Why The Igbo Will Also Commemorate Their Queen Moremi Ajesoro

The Igbos have to join the Yorubas in celebrating Moremi Ajesoro, the same way Germany joins Britain, France, The United States and Russia to commemorate World Wars 1 and 2, when those countries defeated Germany. History must be used to unite rather than divide. That is what the Western powers know, and that is what we in Nigeria should begin to practice.

The Ooni of the great Yoruba Kingdom of Ife has unveiled plans to really honour Moremi Ajasoro, the remarkable Yoruba and Igbo Queen of Ife. A beauty reagent is being inaugurated and a statue erected in her honour. Ooni Ogunwusi is no doubt an enlightened monarch for looking to history to insightfuly build up his people’s economy through promotion of cultural tourism.

Moremi saved the Yorubas from the Igbo after the Igbo had been dislodged from Ife due to the arrival of Oduduwa The Great.

According to History Of The Igbo World by Prince Charles Offokaja, in the 12th century AD, after the aboriginal Igbo of were disloged from Ife, they started seriuous guerilla warefare to retake Ife from the Yoruba conquerors. The Igbo were succeeding due to their clever tactics of using raffia cotumes that made them seem extremely fearsome to the Yoruba who thought they were spirits. Moremi successfully wormed her way into the heart of Obatala Oreluere, the King of the Igbo aborigins and leader of the resistance.

Obatala Oreluere’s other Igbo royal titles included Oba Igbo, Obi Osere Igbo, etc., etc. Moremi undoutedly a paragon of beauty, strategically allowed herself to be captured by the Igbo forces, and then the Igbo King Oreluere saw her and married her.

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THE GREATER IGBO NATION

(Identifying Igbo Variants During the Era of the Slave Trade)

By
Ishaq D. Al-Sulaimani
Vernon (Alufiel) Grier, Ed.D
INTRODUCTION

It is universally recognized that Igbo is the correct spelling of the tribe that currently comprises the majority of the inhabitants of south-eastern Nigeria and of whom are readily associated with the Biafran revolution, however during the time of the Trans Atlantic Slave Trade the”Igbo Nation “ was divided into a number of sub-tribe variant
identities which were most commonly expressed in the Egbo,Egba Ebo and Ibo forms.

The purpose of this writing is to promote the understanding that the majority of the captives taken from Africa for enslavement in the Americas were of Igbo origins by identifying the role of the sub-tribe variants during the slave trade and their recognized status as being part of a once greater and more inclusive Igbo identity. Continue reading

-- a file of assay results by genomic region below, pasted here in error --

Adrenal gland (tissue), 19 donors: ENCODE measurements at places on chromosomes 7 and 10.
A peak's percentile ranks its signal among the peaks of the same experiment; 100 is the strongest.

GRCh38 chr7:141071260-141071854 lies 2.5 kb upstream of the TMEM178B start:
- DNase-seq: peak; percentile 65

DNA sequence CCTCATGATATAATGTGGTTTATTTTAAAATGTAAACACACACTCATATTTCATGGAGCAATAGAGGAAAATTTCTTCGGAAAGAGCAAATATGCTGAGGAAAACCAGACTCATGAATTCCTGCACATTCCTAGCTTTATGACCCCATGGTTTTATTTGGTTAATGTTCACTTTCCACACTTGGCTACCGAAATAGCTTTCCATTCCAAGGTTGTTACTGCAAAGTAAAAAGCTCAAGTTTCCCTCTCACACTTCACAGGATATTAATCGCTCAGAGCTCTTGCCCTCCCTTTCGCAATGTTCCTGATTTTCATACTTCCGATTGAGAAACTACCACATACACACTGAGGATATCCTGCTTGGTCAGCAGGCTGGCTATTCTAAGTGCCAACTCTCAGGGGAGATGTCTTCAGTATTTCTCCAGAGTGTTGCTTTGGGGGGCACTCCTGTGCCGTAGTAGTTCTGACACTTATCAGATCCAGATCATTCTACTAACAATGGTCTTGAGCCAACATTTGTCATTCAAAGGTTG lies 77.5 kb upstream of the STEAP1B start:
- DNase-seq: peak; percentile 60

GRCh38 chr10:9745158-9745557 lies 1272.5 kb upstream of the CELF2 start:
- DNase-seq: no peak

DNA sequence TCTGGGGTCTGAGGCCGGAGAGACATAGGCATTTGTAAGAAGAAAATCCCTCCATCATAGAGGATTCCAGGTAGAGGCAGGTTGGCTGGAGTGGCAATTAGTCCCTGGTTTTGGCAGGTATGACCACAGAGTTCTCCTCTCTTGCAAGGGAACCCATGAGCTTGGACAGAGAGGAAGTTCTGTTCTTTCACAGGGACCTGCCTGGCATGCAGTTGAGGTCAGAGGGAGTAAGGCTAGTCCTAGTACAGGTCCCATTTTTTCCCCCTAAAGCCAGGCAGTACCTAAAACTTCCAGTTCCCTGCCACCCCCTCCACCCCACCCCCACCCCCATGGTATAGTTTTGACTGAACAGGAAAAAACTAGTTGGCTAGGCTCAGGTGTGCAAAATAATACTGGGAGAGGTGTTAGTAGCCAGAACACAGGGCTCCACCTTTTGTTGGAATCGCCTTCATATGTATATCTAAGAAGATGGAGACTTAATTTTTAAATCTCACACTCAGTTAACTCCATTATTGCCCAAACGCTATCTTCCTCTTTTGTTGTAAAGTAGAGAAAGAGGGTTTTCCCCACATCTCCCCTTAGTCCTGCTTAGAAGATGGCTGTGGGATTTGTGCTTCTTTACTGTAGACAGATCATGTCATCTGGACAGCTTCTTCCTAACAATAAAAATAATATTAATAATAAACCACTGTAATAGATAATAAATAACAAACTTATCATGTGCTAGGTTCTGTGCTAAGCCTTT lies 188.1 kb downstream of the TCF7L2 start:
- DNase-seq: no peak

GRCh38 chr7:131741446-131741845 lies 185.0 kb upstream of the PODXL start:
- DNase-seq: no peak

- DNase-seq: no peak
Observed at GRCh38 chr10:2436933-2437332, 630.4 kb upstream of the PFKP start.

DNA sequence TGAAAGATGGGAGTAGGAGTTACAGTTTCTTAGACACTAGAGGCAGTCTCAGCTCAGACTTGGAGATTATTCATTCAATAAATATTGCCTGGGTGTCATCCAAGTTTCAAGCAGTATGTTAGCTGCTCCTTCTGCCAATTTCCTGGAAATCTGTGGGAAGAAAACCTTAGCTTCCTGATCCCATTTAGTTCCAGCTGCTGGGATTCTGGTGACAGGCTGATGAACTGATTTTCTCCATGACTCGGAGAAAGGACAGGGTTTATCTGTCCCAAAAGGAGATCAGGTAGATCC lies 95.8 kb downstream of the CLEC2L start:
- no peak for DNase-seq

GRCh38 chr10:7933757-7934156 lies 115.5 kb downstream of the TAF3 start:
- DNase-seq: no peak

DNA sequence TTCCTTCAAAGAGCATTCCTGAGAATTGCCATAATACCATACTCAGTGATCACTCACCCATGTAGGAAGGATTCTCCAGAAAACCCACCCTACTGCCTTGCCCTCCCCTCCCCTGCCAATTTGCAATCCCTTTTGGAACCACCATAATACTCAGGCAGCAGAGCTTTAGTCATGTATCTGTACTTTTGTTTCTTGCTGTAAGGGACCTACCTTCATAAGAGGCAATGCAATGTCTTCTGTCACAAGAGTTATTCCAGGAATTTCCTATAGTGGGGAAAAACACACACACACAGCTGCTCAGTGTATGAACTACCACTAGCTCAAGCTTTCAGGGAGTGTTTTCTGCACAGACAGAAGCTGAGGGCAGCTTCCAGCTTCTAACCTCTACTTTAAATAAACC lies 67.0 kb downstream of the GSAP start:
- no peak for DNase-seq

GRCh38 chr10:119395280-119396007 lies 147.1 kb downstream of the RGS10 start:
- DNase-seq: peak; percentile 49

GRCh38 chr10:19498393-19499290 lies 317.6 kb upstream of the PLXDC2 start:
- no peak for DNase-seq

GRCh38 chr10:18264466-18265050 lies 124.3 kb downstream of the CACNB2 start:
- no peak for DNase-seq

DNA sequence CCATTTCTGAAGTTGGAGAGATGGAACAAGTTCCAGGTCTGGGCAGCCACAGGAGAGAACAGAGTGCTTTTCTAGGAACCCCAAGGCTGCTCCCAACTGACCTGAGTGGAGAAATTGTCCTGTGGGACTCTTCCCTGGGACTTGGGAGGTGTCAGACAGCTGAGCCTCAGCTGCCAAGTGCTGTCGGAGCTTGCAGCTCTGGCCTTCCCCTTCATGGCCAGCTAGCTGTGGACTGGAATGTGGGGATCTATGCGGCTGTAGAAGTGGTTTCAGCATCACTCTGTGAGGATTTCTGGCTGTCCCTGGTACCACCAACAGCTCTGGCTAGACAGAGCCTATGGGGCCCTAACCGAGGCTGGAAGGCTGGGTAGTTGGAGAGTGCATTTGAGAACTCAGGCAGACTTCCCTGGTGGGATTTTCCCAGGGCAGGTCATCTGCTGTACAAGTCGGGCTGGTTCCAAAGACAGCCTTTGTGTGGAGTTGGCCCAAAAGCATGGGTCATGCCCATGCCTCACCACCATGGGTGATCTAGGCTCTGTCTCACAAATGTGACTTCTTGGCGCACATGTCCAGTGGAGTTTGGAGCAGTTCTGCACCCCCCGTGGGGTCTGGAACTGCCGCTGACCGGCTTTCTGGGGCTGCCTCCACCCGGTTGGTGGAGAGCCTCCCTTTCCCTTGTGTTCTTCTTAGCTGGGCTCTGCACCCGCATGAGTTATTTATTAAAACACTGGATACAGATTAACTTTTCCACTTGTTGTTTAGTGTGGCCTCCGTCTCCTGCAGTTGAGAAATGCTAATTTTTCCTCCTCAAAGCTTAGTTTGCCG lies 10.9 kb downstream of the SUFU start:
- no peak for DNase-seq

4 Proofs That The Igbo People Are The Aborigines Of Ile Ife

We have heard many historians and scholars speak of Queen Moremi a beautiful Yoruba woman from Offa, and how she used her beauty to win the heart of Obatala Oreluere, the King of the aborigines of Ile Ife who was forced into exile when The Great Oduduwa led the Yorubas to dislodge the Ife Aborigines of Ife and create the present civilization of Ile Ife.

But the interesting thing these days is the great efforts being made by some to hide the Igbo identity of the aborigines of Ile Ife. When you point out to them that the aborigines were Igbo they tell you, they are ‘not the same Igbo with the present day Igbo’. One is forced to smile and ask how they know they are not the same Igbo.

Apart from the fact that the Igbo aborigines share the same name with the people called Igbo today, here are a few pointers that the Igbos of today and the aborigines of Ile Ife (today’s Oluyare, Igare, Anioma and Olukwumi people) are one and the same people.

  1. Obatala’s title of Oba Igbo: One of the titles of the aboriginal King of the Igbo in Ile Ife (Obatala) was Oba Igbo, which means King of the Igbos. Many don’t know that Oba is an Igbo word for king. For instance, the title of the traditional ruler of Ogba in Rivers State (not the Ogba in Lagos o) is Oba.

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